12.1. contract wordings;

12.2. pricing matrices;

12.3. claims systems and processes; and

12.4. key internal documentation such as underwriting and claims guidelines.

13. There is also, as discussed below, no firm guidance for insurers on the length of the ‘reasonable time’ within which claims will need to be paid. In these circumstances, it is desirable to give the insurance community an opportunity to formulate some consensus about what a ‘reasonable time’ might be for particular lines of business. Without a reasonable lead-in period this is impracticable.

14. The changes which clauses 20 and 21 of the Bill will bring about will require substantial work on the part of the insurers, brokers and policyholders to understand the changes and to be compliant. We recommend that a lead-in period of 12 – 18 months from the date the clauses are passed is put in place to enable this to be done.

15. Definition of a ‘reasonable time’

16. The Bill at present refers only to payment by the insurer under the policy within a ‘reasonable time’ which includes the time to investigate and assess the claim; and that a reasonable time will depend on "all relevant circumstances including the type of insurance, the size and complexity of the claim, regulatory compliance and any factors outside the insurer’s control".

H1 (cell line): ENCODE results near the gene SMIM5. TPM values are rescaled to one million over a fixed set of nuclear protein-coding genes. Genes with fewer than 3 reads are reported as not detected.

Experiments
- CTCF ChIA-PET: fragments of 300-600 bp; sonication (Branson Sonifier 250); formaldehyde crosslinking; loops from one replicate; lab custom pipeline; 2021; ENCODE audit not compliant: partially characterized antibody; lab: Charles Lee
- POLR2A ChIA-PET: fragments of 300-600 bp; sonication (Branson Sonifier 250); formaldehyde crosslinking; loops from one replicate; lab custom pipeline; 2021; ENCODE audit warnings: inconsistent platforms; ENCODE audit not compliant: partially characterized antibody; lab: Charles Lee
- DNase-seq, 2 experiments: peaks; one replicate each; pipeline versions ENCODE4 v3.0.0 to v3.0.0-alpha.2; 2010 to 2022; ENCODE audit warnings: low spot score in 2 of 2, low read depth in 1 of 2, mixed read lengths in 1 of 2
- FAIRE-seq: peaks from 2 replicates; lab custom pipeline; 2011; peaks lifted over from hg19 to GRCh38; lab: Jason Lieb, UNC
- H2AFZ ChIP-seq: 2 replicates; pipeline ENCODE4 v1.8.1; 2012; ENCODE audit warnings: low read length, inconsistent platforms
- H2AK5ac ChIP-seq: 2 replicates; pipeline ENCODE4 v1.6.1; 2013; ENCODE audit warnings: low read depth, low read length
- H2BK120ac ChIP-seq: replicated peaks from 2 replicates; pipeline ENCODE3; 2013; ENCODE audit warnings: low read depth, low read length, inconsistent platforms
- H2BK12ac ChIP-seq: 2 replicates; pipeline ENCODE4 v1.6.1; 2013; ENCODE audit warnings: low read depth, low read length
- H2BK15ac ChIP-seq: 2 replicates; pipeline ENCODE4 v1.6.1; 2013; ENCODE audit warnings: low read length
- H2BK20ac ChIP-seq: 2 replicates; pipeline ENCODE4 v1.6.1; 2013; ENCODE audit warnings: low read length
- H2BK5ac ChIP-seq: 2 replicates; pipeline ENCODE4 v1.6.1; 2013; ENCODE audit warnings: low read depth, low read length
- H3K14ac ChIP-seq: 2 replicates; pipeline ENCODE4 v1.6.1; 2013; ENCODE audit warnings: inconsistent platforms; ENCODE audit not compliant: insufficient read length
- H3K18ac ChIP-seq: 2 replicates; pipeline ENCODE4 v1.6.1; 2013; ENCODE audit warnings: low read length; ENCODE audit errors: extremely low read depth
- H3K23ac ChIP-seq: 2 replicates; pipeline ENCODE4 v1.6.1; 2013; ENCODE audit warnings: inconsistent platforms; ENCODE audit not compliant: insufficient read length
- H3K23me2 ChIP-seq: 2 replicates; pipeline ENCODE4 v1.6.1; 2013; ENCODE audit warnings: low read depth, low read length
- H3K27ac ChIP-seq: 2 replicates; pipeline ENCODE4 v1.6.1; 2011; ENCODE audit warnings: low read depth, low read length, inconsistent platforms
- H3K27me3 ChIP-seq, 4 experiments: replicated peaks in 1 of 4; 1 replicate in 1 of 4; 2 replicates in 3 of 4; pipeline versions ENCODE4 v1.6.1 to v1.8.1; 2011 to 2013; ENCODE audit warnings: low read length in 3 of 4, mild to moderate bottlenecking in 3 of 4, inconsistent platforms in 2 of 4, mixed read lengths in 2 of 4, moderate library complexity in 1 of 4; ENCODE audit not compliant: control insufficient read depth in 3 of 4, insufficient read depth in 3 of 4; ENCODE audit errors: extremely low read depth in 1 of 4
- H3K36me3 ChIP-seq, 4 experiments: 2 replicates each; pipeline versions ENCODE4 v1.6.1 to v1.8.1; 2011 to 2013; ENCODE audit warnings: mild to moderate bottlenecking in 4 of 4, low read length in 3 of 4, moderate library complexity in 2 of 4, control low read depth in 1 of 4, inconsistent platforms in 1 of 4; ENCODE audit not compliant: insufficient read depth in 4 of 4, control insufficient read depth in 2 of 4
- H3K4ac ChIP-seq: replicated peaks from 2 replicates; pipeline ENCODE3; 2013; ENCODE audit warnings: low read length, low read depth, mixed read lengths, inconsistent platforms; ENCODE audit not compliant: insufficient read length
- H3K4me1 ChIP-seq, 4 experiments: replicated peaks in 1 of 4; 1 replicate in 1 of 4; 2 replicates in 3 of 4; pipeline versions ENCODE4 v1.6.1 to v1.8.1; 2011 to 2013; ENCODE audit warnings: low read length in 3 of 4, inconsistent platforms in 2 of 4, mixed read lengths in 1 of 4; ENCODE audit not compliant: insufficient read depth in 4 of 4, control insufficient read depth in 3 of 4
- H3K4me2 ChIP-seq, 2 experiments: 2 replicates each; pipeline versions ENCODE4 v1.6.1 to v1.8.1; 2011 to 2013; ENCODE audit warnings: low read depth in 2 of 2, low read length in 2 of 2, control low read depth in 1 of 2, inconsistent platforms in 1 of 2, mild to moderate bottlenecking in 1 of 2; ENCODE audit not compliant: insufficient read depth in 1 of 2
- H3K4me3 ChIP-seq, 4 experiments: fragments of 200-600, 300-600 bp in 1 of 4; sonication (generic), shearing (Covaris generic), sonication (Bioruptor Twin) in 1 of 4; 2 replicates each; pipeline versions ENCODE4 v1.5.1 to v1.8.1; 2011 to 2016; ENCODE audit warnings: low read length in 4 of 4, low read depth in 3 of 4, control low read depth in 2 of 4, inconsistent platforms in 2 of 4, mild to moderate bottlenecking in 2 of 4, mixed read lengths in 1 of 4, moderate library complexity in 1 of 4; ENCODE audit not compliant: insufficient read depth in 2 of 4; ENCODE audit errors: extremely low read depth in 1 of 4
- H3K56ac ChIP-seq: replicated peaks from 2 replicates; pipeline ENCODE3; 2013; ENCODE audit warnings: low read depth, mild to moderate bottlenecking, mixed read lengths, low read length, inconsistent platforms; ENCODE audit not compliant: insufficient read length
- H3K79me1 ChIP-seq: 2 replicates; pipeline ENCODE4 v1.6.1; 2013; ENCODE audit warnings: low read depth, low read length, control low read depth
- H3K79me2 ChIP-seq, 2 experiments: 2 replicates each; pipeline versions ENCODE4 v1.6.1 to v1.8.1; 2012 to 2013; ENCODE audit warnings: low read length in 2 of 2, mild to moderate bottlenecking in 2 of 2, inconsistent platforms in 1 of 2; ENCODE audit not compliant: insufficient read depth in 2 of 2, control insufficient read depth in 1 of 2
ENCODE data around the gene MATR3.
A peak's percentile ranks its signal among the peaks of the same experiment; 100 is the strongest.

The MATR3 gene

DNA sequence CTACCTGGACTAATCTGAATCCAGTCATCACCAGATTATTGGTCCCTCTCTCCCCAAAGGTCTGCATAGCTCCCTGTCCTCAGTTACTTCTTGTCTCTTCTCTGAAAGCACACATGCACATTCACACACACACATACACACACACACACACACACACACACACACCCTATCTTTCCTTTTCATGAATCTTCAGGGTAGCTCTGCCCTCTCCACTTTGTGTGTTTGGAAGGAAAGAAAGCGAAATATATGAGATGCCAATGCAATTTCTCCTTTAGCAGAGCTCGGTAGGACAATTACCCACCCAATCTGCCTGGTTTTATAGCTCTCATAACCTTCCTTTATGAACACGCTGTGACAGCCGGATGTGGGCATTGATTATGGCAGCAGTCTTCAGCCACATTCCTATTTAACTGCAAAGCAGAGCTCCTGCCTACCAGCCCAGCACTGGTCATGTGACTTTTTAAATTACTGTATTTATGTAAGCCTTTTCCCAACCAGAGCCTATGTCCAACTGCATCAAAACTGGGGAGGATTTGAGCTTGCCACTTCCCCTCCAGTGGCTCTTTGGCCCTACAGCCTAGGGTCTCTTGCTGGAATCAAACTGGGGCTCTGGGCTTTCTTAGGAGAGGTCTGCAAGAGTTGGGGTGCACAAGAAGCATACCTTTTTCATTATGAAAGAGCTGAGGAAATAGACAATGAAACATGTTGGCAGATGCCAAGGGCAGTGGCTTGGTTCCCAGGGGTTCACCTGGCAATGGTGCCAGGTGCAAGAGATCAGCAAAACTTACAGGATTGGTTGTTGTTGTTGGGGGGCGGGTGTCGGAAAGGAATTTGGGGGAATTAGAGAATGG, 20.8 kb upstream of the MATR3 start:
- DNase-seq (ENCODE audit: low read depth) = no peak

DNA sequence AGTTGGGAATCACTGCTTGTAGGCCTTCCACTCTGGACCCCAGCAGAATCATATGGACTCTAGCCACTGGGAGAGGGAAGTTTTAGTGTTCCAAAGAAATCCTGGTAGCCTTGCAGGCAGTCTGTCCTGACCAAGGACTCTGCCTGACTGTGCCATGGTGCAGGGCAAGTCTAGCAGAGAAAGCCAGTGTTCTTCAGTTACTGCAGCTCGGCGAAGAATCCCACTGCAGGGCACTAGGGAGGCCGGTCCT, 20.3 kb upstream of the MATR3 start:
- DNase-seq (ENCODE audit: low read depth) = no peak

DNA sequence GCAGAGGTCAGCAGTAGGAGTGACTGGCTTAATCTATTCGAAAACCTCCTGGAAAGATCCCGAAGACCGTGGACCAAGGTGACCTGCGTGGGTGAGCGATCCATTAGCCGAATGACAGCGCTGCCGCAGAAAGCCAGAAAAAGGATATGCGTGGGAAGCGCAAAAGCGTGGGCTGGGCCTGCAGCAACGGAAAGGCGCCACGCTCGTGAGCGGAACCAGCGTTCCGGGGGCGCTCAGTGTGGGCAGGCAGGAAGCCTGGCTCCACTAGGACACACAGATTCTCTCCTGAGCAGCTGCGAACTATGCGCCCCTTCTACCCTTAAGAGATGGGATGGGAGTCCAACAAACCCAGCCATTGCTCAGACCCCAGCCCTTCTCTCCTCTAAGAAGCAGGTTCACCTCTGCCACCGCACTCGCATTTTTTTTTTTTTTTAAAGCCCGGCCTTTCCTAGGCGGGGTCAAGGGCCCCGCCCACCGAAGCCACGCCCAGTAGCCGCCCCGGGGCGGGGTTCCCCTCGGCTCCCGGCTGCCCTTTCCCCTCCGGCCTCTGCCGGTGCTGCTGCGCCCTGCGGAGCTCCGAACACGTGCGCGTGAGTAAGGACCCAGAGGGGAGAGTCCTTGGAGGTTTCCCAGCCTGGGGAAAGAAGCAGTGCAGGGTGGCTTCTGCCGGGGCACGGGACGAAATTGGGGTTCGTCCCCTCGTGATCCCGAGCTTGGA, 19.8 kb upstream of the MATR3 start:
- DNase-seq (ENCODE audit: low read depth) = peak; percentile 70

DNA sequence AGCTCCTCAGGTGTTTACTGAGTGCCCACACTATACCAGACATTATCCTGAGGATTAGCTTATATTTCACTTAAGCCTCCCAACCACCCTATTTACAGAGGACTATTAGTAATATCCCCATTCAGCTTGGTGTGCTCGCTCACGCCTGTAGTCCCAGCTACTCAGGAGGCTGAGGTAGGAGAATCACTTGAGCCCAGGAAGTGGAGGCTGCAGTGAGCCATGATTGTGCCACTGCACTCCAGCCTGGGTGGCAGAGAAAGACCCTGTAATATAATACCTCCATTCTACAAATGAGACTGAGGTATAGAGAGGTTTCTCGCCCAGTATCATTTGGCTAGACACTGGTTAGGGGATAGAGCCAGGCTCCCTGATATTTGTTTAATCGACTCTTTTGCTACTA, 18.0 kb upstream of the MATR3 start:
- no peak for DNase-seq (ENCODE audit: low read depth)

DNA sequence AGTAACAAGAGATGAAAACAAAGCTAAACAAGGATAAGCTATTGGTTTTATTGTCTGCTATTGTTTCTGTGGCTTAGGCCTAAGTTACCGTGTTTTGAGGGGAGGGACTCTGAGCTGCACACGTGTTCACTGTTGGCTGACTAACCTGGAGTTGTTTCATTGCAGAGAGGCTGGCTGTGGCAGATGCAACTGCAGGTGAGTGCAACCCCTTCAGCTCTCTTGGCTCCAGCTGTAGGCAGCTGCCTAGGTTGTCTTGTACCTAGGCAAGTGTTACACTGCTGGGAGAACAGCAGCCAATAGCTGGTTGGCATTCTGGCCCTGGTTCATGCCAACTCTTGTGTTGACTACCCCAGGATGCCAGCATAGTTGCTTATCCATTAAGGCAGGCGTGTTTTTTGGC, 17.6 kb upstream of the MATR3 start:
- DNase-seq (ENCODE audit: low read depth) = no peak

17. This definition of the term ‘reasonable time’ remains necessarily vague. It is likely to lead to differences of interpretation and, potentially, litigation where insurers seek the certainty of judicial guidance and/or policyholders are dissatisfied. Different jurisdictions around the world take different views on what length of time is reasonable for claims to be paid so it is not possible to derive meaningful guidance from outside the UK.

18. There is also some room for uncertainty as to when the time for payment of a claim arises, particularly in relation to costs that are incurred by insureds in defending claims (in third party liability insurance) and in mitigating their loss (in business interruption insurance). These points could also be addressed with additional contractual language, if there was time enough to do so.

19. We believe it would be beneficial for the insurance community as a whole – insurers, brokers and policyholders – to be given the opportunity to reach some consensus on what a ‘reasonable time’ might constitute (and/or to provide expressly for what it ought to be in policy wordings, which in the London market are typically the responsibility of the brokers acting on behalf of policyholders). The current implementation timescale does not allow time for that consensus to be reached.